Our Costly War on Drugs

The paradox of the war on drugs is that the harder governments push the fight, the higher drug prices become to compensate for the greater risks. That leads to larger profits for traffickers who avoid being punished. This is why larger drug gangs often benefit from a tougher war on drugs, especially if the war mainly targets small-fry dealers and not the major drug gangs. Moreover, to the extent that a more aggressive war on drugs leads dealers to respond with higher levels of violence and corruption, an increase in enforcement can exacerbate the costs imposed on society…

Mexico offers a well-documented example of some of the costs involved in drug wars. Probably more than 50,000 people have died since Mexico’s antidrug campaign started in 2006. For perspective, about 150,000 deaths would result if the same fraction of Americans were killed. This number of deaths is many magnitudes greater than American losses in the Iraq and Afghanistan wars combined and is about three times the number of American deaths in the Vietnam War.

Gary Becker and Kevin Murphy in the Wall Street Journal.

Comments (8)

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  1. Dr. James Franco says:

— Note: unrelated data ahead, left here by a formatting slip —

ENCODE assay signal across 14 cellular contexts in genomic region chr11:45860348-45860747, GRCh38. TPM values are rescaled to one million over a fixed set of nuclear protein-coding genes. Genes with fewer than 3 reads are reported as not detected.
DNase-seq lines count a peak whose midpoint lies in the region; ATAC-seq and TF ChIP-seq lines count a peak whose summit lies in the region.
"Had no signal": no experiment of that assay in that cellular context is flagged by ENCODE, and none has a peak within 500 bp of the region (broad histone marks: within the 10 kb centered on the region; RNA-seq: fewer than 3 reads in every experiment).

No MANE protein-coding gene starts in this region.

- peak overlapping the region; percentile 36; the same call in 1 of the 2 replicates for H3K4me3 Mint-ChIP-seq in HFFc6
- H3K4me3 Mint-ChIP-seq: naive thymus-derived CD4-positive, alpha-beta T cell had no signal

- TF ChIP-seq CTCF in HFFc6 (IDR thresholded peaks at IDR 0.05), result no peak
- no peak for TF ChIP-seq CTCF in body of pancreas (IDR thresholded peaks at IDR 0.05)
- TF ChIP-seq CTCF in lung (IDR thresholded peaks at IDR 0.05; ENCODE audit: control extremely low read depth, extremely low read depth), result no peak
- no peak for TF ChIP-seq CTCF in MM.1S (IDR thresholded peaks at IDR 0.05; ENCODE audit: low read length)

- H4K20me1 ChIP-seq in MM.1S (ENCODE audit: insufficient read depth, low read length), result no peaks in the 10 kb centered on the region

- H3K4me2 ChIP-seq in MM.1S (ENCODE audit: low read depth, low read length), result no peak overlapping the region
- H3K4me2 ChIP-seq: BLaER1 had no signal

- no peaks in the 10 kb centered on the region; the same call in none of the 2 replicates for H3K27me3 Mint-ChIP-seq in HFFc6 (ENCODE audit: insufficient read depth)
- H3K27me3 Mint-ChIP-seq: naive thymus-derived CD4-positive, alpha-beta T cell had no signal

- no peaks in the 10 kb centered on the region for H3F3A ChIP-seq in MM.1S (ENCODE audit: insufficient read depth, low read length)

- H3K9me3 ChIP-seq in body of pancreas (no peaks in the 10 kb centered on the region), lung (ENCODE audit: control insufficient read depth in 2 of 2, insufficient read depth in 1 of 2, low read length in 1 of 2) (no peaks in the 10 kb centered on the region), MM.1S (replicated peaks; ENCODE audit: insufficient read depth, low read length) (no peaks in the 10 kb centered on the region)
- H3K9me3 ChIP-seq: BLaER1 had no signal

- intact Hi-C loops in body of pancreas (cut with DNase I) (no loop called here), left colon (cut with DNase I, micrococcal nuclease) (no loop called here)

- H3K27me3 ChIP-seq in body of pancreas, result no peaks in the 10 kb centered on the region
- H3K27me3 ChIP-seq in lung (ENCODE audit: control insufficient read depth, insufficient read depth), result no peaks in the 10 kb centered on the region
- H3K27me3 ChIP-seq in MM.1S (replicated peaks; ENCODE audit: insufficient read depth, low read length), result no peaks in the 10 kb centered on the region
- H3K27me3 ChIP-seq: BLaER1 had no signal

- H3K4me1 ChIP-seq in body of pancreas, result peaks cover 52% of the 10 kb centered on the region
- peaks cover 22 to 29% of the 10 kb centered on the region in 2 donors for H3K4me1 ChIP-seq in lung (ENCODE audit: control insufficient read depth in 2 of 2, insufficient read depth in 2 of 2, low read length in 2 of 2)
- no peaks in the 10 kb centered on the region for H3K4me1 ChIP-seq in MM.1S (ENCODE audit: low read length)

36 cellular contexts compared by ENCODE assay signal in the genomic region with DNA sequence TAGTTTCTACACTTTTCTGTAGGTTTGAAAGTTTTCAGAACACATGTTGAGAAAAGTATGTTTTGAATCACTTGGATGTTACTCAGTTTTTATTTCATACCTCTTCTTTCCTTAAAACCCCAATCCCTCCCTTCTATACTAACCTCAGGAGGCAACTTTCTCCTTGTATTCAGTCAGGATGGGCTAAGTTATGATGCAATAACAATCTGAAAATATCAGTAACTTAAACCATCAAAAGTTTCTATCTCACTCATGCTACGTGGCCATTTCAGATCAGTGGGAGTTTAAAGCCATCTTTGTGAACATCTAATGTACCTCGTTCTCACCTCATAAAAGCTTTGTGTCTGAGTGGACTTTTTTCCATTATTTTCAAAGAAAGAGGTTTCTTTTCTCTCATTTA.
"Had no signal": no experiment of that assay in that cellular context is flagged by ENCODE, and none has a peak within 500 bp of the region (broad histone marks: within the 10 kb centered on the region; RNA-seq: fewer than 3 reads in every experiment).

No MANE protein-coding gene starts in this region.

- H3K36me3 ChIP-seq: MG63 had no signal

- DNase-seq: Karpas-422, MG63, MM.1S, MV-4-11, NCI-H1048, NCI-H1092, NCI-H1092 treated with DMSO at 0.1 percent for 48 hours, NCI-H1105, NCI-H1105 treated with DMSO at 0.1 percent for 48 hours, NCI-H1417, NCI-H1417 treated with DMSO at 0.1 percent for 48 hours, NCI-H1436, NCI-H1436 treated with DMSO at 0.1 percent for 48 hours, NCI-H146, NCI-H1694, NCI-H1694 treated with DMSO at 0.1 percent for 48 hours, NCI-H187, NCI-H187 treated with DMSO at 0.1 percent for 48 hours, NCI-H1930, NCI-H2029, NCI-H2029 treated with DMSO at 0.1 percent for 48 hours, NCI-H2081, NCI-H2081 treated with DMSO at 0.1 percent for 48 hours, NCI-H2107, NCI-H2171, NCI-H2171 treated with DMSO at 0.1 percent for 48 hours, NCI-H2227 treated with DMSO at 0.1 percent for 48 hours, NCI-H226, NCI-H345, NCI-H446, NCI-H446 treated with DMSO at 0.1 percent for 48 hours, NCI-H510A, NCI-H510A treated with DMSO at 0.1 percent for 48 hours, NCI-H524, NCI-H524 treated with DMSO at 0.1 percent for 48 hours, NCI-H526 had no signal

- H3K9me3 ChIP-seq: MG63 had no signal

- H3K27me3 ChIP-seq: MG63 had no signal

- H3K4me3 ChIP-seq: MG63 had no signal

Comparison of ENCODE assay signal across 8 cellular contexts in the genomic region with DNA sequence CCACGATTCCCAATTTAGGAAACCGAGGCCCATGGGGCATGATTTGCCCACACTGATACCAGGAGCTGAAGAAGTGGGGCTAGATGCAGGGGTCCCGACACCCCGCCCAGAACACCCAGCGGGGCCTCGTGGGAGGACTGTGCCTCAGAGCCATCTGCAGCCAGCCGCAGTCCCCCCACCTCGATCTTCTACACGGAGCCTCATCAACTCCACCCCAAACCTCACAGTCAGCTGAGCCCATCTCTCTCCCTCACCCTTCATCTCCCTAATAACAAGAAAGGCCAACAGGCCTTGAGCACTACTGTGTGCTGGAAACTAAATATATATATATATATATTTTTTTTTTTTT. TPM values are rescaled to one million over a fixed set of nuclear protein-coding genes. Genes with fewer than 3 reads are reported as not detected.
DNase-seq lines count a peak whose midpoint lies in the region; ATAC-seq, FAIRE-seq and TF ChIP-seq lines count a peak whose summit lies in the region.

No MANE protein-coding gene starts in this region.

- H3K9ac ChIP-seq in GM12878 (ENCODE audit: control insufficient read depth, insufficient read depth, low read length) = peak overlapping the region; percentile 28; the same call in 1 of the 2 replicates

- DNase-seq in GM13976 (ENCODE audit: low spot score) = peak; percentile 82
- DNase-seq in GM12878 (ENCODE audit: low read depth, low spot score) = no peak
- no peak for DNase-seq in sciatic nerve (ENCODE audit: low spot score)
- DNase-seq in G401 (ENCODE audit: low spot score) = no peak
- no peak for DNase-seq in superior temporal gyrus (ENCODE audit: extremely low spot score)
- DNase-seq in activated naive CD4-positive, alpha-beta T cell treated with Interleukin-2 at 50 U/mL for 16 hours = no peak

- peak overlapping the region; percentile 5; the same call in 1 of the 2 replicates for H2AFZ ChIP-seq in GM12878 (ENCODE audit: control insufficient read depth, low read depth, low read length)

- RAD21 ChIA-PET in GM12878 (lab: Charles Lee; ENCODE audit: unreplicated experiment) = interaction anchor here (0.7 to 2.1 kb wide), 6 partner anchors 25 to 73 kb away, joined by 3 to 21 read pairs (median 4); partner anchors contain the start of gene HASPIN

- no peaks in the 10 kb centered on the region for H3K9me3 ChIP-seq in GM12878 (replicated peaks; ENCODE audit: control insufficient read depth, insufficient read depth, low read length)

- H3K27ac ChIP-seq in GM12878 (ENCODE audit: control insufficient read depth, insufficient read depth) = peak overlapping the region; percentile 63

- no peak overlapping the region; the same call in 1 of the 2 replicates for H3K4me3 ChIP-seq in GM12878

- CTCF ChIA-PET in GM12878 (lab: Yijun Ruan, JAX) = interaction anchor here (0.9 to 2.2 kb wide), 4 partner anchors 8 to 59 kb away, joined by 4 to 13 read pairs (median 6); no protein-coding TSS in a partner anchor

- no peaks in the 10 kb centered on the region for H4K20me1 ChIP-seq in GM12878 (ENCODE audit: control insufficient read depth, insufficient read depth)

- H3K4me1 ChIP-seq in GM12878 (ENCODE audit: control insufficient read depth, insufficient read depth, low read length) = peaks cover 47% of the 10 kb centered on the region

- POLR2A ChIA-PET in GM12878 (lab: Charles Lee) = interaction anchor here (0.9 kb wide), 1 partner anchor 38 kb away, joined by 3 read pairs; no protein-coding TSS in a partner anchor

I could comment at great length as to the cost of this incredible failed ‘war’, but I have a project that requires my attention so I will simply direct to the following infographic provided by UPI.


  2. August says:

    “Of the 1.53 million drug arrests last year, 87.5% (1.34 million) were for possession and only 12.5% (191,000) were for the sale or manufacturing of drugs.”

    Lots of information from Mark Perry here: http://www.aei-ideas.org/2012/10/new-fbi-data-reveal-that-the-war-on-weeds-has-failed/?utm_source=feedburner&utm_medium=feed&utm_campaign=Feed%3A+aei-ideas%2Fcarpe-diem+%28AEIdeas+%C2%BB+Carpe+Diem%29&utm_content=Google+Reader

  3. Buster says:

    If there is a prohibition on drugs, there will be economic opportunities for criminal gangs. If there is a War on Drugs the enemy combatants will be armed and respond with force. A byproduct of the war on drugs is the existence of narco terrorist states, run by wealthy oligarchs possessing private armies and willing to kill with little regard for human life.

    Nowadays The problem of prescription drug abusing is far worse than illegal drugs now.

  4. bart says:

    Keeping manufacture and sale legal while punishing purchase and consumption might work, but we tend to do the reverse.

    Unlike prostitution, where some agencies have learned that it’s more effective to go after the Johns.

  5. Neil Caffrey says:

    I think the War on Drugs needs to be re-evaluated and an audit done based on the determinations reached by said re-evaluation.

  6. Kyle says:

    They experienced this in Afghanistan with the burn programs for poppy fields. Destroying supplies and agriculture just drives up the prices of opium; increasing incentives for farmers.

  7. Gabriel Odom says:

    Legalise it. Tax it. Regulate it.

  8. nevadasmith says:

    Our America is so intellectually bankrupt on ideas to put people to work through infrastructure and capital improvements that the morally bankrupt methodology of “Wars On People” are embraced. Whether domestic “War On Drugs” or arbitrary and capricious international “Wars On Terror” are really in essence wars on the poor.